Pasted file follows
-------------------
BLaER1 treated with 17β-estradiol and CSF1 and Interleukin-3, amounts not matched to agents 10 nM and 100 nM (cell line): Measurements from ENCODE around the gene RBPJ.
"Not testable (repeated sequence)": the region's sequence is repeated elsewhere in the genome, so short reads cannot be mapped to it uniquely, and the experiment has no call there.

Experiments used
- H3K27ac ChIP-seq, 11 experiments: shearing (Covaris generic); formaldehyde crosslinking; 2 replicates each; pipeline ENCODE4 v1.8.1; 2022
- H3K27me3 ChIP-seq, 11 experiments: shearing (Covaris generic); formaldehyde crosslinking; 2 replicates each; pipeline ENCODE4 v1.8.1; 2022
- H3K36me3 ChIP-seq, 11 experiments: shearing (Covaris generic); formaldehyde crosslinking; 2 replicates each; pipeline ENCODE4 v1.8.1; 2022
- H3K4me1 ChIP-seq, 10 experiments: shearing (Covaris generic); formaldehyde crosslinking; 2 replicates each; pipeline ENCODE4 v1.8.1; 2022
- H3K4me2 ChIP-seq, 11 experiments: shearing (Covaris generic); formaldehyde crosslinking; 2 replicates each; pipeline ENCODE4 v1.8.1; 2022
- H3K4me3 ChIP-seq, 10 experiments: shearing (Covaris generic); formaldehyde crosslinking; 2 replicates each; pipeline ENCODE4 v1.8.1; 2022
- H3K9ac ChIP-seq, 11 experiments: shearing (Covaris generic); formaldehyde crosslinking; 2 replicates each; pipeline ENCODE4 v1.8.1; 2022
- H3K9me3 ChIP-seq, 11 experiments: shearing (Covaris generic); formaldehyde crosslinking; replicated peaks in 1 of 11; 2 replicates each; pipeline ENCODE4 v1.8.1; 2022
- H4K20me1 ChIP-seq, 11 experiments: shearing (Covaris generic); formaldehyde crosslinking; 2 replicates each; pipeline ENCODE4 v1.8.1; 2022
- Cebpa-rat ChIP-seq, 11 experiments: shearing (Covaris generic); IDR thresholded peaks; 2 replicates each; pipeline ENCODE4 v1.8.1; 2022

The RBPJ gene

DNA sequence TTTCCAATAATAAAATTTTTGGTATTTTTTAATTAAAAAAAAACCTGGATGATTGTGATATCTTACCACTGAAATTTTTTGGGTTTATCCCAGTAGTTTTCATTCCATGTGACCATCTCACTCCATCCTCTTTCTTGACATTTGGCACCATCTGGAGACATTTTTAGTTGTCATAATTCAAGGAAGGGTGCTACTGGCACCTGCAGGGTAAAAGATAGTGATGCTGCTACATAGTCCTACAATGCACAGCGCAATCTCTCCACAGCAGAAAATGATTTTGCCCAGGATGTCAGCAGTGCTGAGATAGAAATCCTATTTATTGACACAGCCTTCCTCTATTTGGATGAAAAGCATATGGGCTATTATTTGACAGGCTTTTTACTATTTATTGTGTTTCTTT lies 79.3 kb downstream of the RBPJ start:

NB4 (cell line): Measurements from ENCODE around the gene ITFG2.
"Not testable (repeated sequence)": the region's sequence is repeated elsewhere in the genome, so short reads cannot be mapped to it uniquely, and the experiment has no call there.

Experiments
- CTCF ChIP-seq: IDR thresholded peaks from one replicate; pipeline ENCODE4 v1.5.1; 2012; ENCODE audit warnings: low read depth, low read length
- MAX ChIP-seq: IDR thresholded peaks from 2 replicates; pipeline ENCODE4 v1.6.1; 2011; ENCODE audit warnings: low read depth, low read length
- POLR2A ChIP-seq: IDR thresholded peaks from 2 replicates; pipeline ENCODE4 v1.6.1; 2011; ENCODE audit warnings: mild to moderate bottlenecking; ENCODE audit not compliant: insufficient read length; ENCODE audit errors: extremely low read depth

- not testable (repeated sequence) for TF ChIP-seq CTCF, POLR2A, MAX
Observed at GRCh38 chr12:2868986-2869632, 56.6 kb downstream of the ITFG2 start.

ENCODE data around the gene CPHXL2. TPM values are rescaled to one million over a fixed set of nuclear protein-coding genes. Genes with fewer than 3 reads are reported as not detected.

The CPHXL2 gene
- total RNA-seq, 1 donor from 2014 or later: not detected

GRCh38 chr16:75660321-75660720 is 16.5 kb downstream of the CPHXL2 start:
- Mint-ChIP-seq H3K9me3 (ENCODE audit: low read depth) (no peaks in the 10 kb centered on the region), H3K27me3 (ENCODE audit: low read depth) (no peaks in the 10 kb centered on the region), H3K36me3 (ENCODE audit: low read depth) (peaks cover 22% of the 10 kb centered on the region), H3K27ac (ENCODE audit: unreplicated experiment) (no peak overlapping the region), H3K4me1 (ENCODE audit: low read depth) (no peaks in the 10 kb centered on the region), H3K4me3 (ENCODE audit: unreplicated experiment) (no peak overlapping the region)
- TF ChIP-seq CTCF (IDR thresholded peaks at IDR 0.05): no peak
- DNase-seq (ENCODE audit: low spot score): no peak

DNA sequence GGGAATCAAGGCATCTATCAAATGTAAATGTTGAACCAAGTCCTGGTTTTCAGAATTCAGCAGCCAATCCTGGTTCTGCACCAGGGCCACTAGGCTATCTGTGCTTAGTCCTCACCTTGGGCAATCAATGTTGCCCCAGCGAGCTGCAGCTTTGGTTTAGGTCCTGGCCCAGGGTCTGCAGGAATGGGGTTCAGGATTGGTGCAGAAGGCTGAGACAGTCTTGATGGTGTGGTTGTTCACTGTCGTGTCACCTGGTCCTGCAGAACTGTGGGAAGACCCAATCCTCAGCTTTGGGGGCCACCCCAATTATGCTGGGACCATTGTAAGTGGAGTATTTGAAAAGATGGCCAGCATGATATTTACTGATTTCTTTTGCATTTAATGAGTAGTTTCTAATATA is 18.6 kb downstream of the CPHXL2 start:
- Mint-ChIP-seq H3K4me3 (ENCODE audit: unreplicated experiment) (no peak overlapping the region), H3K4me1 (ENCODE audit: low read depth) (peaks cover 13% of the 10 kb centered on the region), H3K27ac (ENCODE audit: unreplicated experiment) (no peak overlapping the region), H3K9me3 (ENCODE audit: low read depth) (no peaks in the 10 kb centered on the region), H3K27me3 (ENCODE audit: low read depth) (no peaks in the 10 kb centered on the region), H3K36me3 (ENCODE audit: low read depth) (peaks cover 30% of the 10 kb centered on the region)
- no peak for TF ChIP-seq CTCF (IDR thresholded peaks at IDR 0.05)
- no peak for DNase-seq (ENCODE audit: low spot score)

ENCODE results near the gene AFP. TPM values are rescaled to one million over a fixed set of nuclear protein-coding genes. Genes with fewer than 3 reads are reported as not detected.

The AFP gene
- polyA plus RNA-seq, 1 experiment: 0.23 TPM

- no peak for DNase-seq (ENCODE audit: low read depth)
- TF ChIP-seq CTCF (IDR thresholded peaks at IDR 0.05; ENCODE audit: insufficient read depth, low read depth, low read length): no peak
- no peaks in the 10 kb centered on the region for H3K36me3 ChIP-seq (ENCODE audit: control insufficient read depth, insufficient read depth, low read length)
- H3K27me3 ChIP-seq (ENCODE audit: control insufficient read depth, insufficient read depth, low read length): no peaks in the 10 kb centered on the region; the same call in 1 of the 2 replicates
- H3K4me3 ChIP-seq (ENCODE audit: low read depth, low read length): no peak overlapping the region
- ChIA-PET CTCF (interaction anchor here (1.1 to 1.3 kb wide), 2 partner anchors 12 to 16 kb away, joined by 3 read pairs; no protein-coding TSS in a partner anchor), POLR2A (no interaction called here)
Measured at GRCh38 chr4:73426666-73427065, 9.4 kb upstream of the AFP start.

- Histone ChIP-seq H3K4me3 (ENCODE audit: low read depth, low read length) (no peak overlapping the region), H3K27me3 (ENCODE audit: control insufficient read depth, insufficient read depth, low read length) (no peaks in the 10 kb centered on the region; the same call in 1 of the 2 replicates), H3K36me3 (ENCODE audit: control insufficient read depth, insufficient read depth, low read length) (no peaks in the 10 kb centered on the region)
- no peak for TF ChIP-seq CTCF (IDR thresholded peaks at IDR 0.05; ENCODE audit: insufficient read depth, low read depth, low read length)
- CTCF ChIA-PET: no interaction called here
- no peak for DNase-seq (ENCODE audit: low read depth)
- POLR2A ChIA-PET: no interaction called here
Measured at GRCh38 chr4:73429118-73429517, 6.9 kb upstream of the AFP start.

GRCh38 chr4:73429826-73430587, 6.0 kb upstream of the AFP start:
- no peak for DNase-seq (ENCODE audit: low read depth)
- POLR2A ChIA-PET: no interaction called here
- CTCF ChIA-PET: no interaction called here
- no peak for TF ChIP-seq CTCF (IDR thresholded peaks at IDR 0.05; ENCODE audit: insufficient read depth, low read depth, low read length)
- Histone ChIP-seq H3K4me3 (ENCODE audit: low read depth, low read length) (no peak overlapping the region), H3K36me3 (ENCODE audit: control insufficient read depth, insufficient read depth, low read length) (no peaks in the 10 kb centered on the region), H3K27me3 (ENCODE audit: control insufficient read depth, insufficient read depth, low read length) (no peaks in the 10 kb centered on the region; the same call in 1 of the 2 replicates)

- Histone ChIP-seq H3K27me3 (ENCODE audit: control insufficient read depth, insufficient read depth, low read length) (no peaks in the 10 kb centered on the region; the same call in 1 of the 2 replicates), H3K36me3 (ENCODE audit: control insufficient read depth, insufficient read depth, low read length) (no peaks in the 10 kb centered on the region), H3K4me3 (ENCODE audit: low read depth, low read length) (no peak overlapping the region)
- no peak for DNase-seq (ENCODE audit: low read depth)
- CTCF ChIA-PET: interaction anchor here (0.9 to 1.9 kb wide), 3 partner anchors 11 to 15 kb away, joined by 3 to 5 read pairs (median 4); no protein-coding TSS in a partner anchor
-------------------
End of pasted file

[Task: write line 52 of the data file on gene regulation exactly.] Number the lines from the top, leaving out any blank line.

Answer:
- no peak for DNase-seq (ENCODE audit: low read depth)